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Reaching Our Teenagers

Teenagers today are faced with more obstacles and situations than many generations before them. The rate in teen suicide and depression is rising, leaving many parents feeling helpless in their attempts in reaching their teen.

It is much more than peer pressure that is causing extreme changes in the behavior and mental wellness of our teenagers. As parents, educators, grandparents and extended family and friends, we must begin to work together and create a safe-haven for teenagers to feel safe and secure to discuss the present issues that they are being confronted with on a daily basis.

There are profound feelings of worthlessness, uselessness, and despondency that is gripping today's teenagers. It is no longer just normal peer pressure, but as well, a growing number of teenagers are being faced with heavy burdens of home life, and their parents struggles with unemployment, home foreclosures, and illnesses.

According to the Encyclopedia of Youth Studies*, 3.3 million 13 to 17 year olds in the United States have serious alcohol problems. An article published by the National Institute on Drug Abuse*(NIDA) says that 41 percent of high school seniors have used marijuana. A recent survey cosponsored by the NIDA shows that among illegal drugs, marijuana use is increasing the fastest among senior high school students.

Some have asked the question if teenagers are being given too much in school; placed under too much pressure to compete and to get ahead. Combine these pressures with those of peer pressure, and added pressures from the home; it is creating a toxic mix that is resulting in severe depression, drug and alcohol abuse, teen abuse, and suicide.

Our teenagers are in trouble. And we have to do something to reach them. Telling them and directing them is not enough. We have to begin to teach them and reach them with an understanding ear without judgment or ridicule. And to be able to lead them by example.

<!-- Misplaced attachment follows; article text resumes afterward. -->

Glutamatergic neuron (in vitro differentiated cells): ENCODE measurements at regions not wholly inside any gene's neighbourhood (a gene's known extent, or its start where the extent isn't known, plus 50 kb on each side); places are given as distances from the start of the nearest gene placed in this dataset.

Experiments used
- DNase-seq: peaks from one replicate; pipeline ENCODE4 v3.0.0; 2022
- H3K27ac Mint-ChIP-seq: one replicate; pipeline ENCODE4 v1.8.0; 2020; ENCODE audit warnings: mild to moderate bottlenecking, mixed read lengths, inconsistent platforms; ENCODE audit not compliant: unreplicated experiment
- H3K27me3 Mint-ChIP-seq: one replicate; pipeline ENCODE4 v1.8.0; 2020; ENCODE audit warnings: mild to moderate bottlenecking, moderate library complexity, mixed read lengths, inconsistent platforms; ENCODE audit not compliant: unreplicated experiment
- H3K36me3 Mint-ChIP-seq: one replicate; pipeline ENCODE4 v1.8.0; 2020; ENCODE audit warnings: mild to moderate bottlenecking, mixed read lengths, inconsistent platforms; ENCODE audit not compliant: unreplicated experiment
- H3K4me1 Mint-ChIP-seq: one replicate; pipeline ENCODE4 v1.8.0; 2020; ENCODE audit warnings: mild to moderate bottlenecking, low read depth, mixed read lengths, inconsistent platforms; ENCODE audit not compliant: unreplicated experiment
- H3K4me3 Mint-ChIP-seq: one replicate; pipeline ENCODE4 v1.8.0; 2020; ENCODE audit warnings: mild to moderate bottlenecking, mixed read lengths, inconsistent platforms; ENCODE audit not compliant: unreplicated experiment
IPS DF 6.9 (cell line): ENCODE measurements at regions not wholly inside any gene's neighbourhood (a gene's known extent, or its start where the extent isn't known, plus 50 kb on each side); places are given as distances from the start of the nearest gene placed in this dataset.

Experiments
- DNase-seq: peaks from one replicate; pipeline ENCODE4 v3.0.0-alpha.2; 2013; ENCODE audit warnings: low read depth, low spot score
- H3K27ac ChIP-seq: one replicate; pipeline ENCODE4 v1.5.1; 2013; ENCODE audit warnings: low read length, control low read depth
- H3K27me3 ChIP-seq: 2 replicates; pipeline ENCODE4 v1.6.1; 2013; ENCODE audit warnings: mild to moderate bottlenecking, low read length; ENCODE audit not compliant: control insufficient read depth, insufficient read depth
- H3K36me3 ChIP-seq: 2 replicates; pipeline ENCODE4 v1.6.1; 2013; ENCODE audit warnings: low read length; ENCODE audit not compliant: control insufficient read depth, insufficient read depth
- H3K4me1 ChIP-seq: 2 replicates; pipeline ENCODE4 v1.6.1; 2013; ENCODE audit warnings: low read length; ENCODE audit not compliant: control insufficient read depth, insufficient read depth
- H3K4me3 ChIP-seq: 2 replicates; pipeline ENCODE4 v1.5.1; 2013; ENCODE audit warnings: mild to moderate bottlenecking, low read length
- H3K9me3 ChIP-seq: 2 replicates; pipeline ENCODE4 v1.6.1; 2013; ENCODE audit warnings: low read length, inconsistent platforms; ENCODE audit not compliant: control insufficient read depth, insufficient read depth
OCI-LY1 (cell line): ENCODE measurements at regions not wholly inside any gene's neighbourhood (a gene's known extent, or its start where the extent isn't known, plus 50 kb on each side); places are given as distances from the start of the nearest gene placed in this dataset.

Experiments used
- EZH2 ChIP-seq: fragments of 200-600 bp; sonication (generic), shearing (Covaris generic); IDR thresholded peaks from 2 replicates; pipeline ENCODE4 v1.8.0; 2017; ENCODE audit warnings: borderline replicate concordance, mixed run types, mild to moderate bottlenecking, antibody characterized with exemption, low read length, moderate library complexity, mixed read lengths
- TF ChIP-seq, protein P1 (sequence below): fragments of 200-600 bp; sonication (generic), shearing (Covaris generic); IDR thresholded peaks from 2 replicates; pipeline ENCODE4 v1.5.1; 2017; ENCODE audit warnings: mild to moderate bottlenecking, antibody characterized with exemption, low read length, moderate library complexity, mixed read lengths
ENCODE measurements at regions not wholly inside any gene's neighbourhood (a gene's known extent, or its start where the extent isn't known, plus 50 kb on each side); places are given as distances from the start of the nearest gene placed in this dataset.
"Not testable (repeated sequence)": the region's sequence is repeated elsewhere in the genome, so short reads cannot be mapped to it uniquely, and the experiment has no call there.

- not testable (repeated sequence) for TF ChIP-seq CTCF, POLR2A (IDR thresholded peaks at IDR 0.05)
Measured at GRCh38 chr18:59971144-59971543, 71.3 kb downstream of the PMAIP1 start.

The truth is, most teenagers are just becoming who they see around them. If we have not taken the time to teach our children the necessary skills to be able to cope and make sound decisions in life; we should not be surprised at the choices that they make or the situations that they may end up in.

Grant it; there are teens that have a tendency to gravitate towards trouble, but even they deserve to have someone reach out to them, and try to facilitate some kind of positive reinforcement in their lives. To reach out to them and make every attempt to get them back on track.

Every teenager is not the same. Every problem cannot be addressed the same. But we do have to start somewhere, in order to reach them and get a hold of them before they travel down a road that has no return.

Know the teenager you are dealing with. Ask questions. Go to their schools and get involved. Know their friends, their habits, their hangouts, and open the lines of communication. Don't talk at them, or down to them. Listen with an open heart and an open ear without jumping to conclusions.

As a parent, now is not the time to be a friend. Your teenager does not need another friend; they need a parent. Try and reassure your child that the situations at home will get better, and that as the parent you are responsible for the household.

Listen to your teenagers. Do not assume that because your teenager hasn't complained or acted out, or are showing visible signs that everything is okay. Many parents, sadly, have learned too late about the pain and suffering that their teenager was going through.

Talk. Talk often. Pay attention to what your teenagers are saying. If you are around teenagers; pay attention to their dialogue and body language. Have an open mind and open ear. Offer a safe haven for them to disclose what is in their hearts and on their minds. Many teenagers that have tried to commit suicide, and those who have; have often stated that there was no one they could talk to.

Be alert. Be present. Be available. Pay attention.
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National Institute on Drug Abuse
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Content copyright © 2018 by Ruthe McDonald. All rights reserved.
This content was written by Ruthe McDonald. If you wish to use this content in any manner, you need written permission. Contact Ruthe McDonald for details.


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